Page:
Public.Resource.Org Can Keep Freeing the Law: Court Allows Posting Public Laws And Regulations Online


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Private entities lose bid to control and profit from how we learn about the law

San Francisco – As part of its ongoing work to ensure that people can know and understand the laws they live under, Public.Resource.org, a nonprofit organization, on Thursday vindicated its ability to publicly post important laws online in standard formats, free of copy protections and cumbersome user interfaces.

The win for Public Resource—represented by the Electronic Frontier Foundation (EFF) with co-counsel Fenwick & West and David Halperin—in the U.S. District Court for the District of Columbia reinforces the critical idea that our laws belong to all of us, and we should be able to find, read, and comment on them free of registration requirements, fees, and other roadblocks.

“This is a crucial victory for the public as well as Public Resource,” said Corynne McSherry, EFF’s legal director. “We are pleased that the court recognized and affirmed that no private entity should be able to dictate how we learn about and comment on the law.”

The American Society for Testing and Materials (ASTM), National Fire Protection Association Inc. (NFPA), and American Society of Heating, Refrigerating, and Air-Conditioning Engineers (ASHRAE) are among organizations that develop private sector codes and standards aimed at advancing public safety, ensuring compatibility across products and services, facilitating training, and spurring innovation. ASTM, for example, has developed more than 12,000 standards used in fields ranging from consumer products to construction to medical services and devices. Federal, state, and local governments have incorporated by reference thousands of such standards into law, making them binding upon everyone.

Public Resource—a tiny California nonprofit founded by open records advocate Carl Malamud, whose mission is to make government more accessible—acquires and posts online a wide variety of public documents that the public should have ready access to but often does not, such as nonprofits’ tax returns, government-produced videos, and codes and standards incorporated into law by reference.

Technical standards incorporated into law are some of the most important rules of our modern society,” said Malamud. “In a democracy, the people must have the right to read, know, and speak about the laws by which we choose to govern ourselves.”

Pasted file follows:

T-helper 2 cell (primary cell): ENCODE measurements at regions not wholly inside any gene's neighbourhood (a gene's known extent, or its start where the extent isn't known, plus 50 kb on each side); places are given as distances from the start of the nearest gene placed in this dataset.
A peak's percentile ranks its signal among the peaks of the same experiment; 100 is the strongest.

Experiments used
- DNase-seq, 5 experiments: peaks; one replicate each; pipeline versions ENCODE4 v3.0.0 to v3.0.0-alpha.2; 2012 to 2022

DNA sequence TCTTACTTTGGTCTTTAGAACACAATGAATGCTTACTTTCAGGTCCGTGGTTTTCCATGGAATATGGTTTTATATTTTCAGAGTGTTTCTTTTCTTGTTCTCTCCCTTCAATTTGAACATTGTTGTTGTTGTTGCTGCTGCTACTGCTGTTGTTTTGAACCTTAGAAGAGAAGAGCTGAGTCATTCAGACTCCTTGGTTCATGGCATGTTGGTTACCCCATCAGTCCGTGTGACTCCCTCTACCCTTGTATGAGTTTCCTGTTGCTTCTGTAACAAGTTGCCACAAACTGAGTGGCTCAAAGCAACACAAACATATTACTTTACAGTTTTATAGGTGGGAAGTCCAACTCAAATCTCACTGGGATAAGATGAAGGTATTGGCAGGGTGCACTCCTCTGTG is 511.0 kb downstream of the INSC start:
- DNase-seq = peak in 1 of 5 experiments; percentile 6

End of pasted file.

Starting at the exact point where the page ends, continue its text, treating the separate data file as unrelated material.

ASTM, NFPA, and ASHRAE sued Public Resource in 2013 for copyright and trademark infringement and unfair competition.

In a decision issued Thursday, U.S. District Judge Tanya S. Chutkan agreed that Public Resource’s sharing of the vast majority of standards is a lawful fair use, although she ruled that Public Resource should not use the plaintiffs’ trademarked logos in such posts.

“In today’s world, the ability to access our laws online, without paywalls or technical barriers, is vital,” said EFF attorney Mitch Stoltz. “That’s why this fair use decision that allows Public Resource to continue its work, is so important.”

EFF and Mr. Malamud have worked together to free the law for public use for many years. EFF and its co-counsel also represented Public Resource in a separate but similar lawsuit filed in 2014 by the American Educational Research Association Inc., the American Psychological Association, and the National Council on Measurement in Education. Those groups dropped their lawsuit in October 2020.

And Public Resource also prevailed in a 2013 lawsuit that EFF filed on its behalf against a sheet metal and air conditioning contractor group that tried to force Public Resource to take down a federally mandated standard on air-duct leakage. The group backed down and agreed to publicly affirm that it will no longer claim copyright in the standards.

 For the opinion:

https://eff.org/document/astm-v-publicresourceorg-summary-judgment-opinion

For background on the case:

https://www.eff.org/cases/publicresource-freeingthelaw

Contact: 
Corynne
McSherry
Legal Director


* This article was originally published here

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